There is increasing demand for decaffeinated coffee. To reduce the caffeine content unroasted (green) beans are steamed and then rinsed with a solvent to extract the caffeine (2). This process is repeated 8-12 times until the caffeine content has been sufficiently reduced for the beans to be classed as “decaffeinated” (in EU 99.9% caffeine free by mass) (2). Scientists have found some mutant C. arabica plants that have naturally low caffeine content (3). Caffeine is made from its precursor theobromine through the activity of the caffeine synthase enzyme. The mutants lack a functional caffeine synthase so accumulate theobromine instead (3). Cultivating naturally low caffeine plants would remove or reduce the need for the decaffeination process so naturally there is a lot of interest in this research.

References

1) Laws, B. (2010) Fifty plants that changed the course of history. Pub: David and Charles.

2)Wikipedia: Coffee http://en.wikipedia.org/wiki/Coffee (retrieved 12/01/14)

3) Silverolla et al (2004) Plant biochemistry:  A naturally decaffeinated arabica coffee. Nature.

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8 thoughts on “Coffea arabica: the bean with a buzz

  1. Thank you for an interesting post, Sarah. The pharmacological properties of caffeine are quite interesting. Its stimulant effects are believed to be due to its antagonism of adenosine receptors, which normally have inhibitory roles in the central nervous system. Additionally, it acts peripherally as a non-selective phosphodiesterase inhibitor. Do you know whether the ability to produce caffeine evolved independently in different plant species? I was quite surprised by the diversity of plants which produce it.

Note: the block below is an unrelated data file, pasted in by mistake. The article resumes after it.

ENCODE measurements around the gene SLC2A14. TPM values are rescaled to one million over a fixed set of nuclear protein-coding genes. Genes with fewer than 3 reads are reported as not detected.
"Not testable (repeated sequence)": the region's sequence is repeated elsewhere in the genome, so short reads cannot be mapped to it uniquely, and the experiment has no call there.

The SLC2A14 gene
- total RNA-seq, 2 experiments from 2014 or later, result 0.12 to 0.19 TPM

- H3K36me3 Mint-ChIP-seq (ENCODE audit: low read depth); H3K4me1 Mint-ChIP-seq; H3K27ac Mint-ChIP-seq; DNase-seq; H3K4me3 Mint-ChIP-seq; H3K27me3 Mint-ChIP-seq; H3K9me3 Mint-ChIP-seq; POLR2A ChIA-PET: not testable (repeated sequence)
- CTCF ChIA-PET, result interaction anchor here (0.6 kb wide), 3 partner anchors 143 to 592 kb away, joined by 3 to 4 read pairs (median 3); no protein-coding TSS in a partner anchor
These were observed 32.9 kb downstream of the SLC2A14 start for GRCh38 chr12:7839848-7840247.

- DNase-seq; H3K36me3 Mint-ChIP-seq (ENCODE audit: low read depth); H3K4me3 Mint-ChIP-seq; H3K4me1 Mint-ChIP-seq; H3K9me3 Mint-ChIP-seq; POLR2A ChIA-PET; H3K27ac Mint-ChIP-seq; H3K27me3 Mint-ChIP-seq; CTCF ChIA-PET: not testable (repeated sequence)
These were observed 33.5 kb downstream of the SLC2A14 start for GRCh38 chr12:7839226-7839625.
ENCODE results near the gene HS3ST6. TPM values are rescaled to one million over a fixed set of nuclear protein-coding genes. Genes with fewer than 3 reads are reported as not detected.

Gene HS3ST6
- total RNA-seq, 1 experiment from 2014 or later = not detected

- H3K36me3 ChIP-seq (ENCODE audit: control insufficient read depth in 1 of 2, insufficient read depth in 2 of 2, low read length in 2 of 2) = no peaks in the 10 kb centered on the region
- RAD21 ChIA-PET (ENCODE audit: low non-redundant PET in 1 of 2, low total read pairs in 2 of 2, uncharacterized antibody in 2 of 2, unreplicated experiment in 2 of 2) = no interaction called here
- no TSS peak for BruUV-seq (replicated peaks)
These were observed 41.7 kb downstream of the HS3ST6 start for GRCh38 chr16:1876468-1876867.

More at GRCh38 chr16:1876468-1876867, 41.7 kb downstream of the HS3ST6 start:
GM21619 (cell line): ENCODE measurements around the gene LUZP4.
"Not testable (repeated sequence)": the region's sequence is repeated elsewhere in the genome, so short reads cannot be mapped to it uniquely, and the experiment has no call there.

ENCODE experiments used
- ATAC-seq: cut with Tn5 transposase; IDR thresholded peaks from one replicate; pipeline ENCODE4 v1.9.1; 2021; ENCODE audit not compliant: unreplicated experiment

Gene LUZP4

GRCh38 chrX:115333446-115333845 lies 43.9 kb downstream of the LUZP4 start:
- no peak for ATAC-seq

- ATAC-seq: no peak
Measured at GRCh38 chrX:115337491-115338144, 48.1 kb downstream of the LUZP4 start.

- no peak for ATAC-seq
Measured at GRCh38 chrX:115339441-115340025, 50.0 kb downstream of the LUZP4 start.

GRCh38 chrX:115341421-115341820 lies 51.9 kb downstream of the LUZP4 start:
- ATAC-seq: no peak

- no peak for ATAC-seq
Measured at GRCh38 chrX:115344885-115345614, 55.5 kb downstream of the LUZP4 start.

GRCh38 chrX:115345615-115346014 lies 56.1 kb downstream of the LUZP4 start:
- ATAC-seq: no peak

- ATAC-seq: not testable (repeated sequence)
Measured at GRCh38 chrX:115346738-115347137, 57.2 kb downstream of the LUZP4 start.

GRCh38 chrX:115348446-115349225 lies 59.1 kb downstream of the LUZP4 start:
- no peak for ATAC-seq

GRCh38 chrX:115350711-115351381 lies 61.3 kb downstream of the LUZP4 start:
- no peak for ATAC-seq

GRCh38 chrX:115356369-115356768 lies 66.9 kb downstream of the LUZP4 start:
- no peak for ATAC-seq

• Thank you. In addition to its effects on animals, caffeine can induce calcium oscillations in plant cells! But we dont know how or whether it is biologically relevant.

      I dont know much about the evolution of caffeine production. Plants produce lots of secondary metabolites though so if there are only a few reaction steps between caffeine and a precursor that is commonly found in plants then it would be relatively easy for it to evolve independently in different plant species. Also caffeine is toxic to many insects and animals so its pretty advantageous for plant defence!

      I shall look into it and get back to you 🙂

  2. Like most crop plants, the severe monoculture of arabica makes it highly susceptible to disease. Coffee rust (fungus), Hemileia vastatrix, caused great losses in the 1800s and is still a big problem today. Spores were spread locally by wind and rain, but the large scale spread of the rust across the world was down to human movement. Coffee then became quite expensive (as yield was low) and was partly responsible for the masses in the UK switching to tea as a cheaper caffeinated beverage.

  3. Pingback: Camellia sinensis: the plant behind a comforting cup of tea | Plant Scientist

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  6. Sarah,

    Lots of great info about caffeine. I noticed you referenced a Wikipedia page about coffee and mentioned coffee roasting. Here is a fantastic link to another Wikipedia page that describes different types of roasts and what categorizes each of the different types. I, like you, am surrounded by coffee drinkers and have so far avoided taking the plunge (with the exception of an occasional “froofy” carmel machiato when I need a caffeine kick for a long drive). Anyway, here is the “coffee roasting” link. I think you’ll find it interesting:

    http://en.wikipedia.org/wiki/Coffee_roasting

    Regards,
    Jagger